2400kms of California Bliss. Redding to Palm Springs.

Since I started 1st Gear I knew my motorcycling trips would become a challenge, especially a California Motorcycle Trip. Getting away was proving to be difficult. It is best to plan ahead so you can prepare for such trips but this trip was special. It was not planned and everything came together as if it was planned twelve months in advance. Some things are just meant to be, this was one of them.

Continue reading

Four Wheels Move the Body: Performance Cars Versus Motorcycles

Cars versus Motorcycles

Although often drawing the same aficionados looking for the same adrenaline rush, there are differences between riding performance cars and riding performance motorcycles. But this won’t be a traditional comparison between exotic sports cars and thrilling sport bikes, because there are plenty of those out there on the internet. Cars versus Motorcycles, this is more of a comparison based on the expression, “Four wheels move the body; two wheels move the soul.”

Exclusive vs. Inclusive

So what are the differences? For starters, the entry fee into the exotic sport car club is usually six figures and higher. Basically, it’s a small club. Depending on where you live, it might be difficult to find others who drive these cars, limiting the experience and providing few opportunities for social interaction based on a mutual appreciation and hobby.

However, if you’re lucky enough to have a motorcycle license, then you can get into the same high-performance club for a fraction of the cost. A 10-year-old Lamborghini Gallardo will cost your over $100,000. A gently used BMW S1000RR comes in at $11,000. With the smaller cost to enter the high-performance realm, you’ll find a much larger group of great people who share your passion for riding.

Comfort vs. Intensity

A performance sports car will offer you an amazing experience in great comfort. You’ll be surrounded by the finest technology and safety features. You’ll be quite comfortable in the supporting, padded seats. All you have to do is just open the car door, get in, and go. A sports bike, on the other hand, will offer you an amazing experience but you will have very little comfort in the process. You’ll be sitting on the finest technology but your safety is at far greater risk. You cannot just hop on and go. You’ll have to get geared up for the ride (I hope!) before you set off down the road. You are completely exposed to the elements and now you have lean angles to work with. Every surface you ride on, you’ll feel. Every corner becomes an intense dream you don’t want to wake up from.

There’s just no comparison

We go through life looking for unique and fulfilling experiences, and motorcycling can easily deliver that. The separation from the mundane and focus required to ride will give you the break you need from the stressors of life. But there is a trade-off and it is your safety. You’ll find far more people telling you about the dangers of motorcycling than the joys of it. While the stories you’ll hear are probably true, they still represent a small minority of incidents and experiences. Some of the biggest accident stats associated with motorcycle riding can be eliminated by wearing full safety gear, exercising caution in all intersections, avoiding drugs or alcohol, keeping the speed within your skill set, and taking a motorcycle safety course. If you can manage these, your motorcycling experience will last a long, long time.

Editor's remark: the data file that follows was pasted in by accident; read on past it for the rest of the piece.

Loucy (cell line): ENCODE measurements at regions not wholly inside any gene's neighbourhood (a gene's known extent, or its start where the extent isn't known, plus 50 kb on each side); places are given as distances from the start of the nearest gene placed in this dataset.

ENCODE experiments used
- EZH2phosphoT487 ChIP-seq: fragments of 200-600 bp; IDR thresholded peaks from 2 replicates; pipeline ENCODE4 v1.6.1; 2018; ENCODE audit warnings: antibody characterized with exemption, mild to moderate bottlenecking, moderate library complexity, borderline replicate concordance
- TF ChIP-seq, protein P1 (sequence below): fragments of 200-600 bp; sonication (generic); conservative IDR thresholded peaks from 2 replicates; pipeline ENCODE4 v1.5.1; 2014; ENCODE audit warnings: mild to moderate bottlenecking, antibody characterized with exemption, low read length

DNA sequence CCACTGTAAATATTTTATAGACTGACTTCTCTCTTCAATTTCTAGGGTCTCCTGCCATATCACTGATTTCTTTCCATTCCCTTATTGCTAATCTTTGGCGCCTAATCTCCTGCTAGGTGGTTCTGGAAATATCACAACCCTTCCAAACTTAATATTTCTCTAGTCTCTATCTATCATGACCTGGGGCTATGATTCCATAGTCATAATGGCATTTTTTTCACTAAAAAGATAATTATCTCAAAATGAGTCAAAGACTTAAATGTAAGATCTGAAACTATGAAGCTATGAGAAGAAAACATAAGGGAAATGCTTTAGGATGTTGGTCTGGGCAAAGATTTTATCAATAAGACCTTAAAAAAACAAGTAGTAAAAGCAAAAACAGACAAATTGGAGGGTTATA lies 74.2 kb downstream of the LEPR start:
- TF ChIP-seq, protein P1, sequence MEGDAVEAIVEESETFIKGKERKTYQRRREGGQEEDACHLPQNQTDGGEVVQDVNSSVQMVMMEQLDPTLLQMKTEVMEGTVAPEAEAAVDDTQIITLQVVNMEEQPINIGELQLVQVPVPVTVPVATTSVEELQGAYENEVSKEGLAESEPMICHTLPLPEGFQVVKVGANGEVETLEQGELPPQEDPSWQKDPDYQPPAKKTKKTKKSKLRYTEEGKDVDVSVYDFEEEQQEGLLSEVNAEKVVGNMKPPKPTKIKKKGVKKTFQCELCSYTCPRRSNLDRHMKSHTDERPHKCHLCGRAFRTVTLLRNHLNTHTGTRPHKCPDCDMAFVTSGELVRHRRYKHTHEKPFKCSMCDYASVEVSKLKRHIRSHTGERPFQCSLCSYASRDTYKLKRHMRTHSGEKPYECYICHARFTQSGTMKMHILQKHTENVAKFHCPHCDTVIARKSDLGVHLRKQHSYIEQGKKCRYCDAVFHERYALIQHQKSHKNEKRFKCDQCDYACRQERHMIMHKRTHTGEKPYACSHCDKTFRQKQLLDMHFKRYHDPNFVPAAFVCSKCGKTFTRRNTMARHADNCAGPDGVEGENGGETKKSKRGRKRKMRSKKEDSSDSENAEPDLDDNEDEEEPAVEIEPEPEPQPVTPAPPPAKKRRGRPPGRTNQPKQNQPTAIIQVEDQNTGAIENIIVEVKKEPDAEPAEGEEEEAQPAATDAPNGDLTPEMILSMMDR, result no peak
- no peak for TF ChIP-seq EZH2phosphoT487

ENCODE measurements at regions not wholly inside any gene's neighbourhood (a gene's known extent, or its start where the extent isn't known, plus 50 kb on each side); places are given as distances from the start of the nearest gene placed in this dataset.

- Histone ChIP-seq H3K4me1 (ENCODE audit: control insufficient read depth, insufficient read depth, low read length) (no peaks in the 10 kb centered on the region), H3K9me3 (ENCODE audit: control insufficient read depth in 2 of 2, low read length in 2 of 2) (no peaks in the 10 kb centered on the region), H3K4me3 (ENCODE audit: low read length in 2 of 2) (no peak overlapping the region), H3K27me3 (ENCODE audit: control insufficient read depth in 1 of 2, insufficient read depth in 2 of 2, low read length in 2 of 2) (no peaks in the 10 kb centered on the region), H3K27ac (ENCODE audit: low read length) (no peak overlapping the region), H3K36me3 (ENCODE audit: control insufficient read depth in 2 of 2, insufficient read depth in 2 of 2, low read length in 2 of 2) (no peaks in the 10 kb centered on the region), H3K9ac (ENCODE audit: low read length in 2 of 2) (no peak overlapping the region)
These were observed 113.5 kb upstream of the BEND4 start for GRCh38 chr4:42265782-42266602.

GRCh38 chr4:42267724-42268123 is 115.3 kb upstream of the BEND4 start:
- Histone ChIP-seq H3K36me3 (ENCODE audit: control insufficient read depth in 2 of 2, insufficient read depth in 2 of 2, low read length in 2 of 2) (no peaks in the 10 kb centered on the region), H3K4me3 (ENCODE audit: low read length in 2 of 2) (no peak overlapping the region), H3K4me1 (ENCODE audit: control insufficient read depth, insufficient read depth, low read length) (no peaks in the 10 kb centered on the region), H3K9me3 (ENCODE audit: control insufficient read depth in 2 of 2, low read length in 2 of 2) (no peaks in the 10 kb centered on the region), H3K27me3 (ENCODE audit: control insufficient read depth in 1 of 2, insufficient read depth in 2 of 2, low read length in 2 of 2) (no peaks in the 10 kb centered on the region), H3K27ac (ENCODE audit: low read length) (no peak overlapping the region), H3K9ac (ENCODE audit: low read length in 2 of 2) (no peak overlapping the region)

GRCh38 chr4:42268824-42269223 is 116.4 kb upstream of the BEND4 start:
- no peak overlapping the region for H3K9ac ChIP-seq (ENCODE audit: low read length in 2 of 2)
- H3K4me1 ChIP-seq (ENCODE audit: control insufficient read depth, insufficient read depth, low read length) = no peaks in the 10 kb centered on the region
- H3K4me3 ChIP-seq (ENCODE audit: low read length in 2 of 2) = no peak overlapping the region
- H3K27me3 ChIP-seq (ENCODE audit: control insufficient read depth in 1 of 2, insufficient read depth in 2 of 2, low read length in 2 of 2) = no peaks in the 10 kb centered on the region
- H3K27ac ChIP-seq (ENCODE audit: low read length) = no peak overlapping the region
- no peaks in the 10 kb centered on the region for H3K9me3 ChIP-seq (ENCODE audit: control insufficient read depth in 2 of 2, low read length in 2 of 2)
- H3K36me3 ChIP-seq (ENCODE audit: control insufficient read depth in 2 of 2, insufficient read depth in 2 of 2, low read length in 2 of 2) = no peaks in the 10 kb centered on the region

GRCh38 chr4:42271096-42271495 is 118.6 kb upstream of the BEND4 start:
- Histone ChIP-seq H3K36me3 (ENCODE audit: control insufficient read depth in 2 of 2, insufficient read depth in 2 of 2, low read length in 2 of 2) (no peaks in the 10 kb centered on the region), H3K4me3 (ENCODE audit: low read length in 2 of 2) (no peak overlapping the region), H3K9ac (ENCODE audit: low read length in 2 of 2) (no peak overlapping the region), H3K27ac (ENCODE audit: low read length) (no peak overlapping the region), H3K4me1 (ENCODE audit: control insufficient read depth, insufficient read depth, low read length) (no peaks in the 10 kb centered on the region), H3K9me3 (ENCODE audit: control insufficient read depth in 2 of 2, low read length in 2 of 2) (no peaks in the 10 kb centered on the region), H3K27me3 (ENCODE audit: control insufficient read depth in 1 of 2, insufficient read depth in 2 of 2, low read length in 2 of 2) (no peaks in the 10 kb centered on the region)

And last (but not least) is the motorcycling community. Part of the soul of the sport of motorcycling is the people involved. They will take care of you, and people you ride with will become lifelong friends. Embrace it and you’ll never be alone.

Four wheels move the body; two wheels move the soul. Anyone who has ridden a bike knows it’s true.

Learn to ride at 1st Gear Motorcycle School or if you already ride check out my ride reports on this website.

Motorcycle Insurance: What You Don’t Know Could Cost You

Insuring your motorcycle

Well over $1,000 in damage to fix OR less than $100 to get up and running again

Insuring your motorcycle before you get on the road is not only a good idea—it is the law. This is not a step to skip and most people know that, but it is a step that too often gets rushed, without adequate thought being put into the decision. It is very easy to waste hundreds of dollars on coverage you don’t need, just as it is easy to be underinsured if you’re on a budget. This is particularly true when motorcyclists forget to insure themselves or take out bodily injury coverage. Taking the time to figure out the proper amount of coverage for your motorcycle, as well as for yourself, is well worth it in the long run.

Insuring your Motorcycle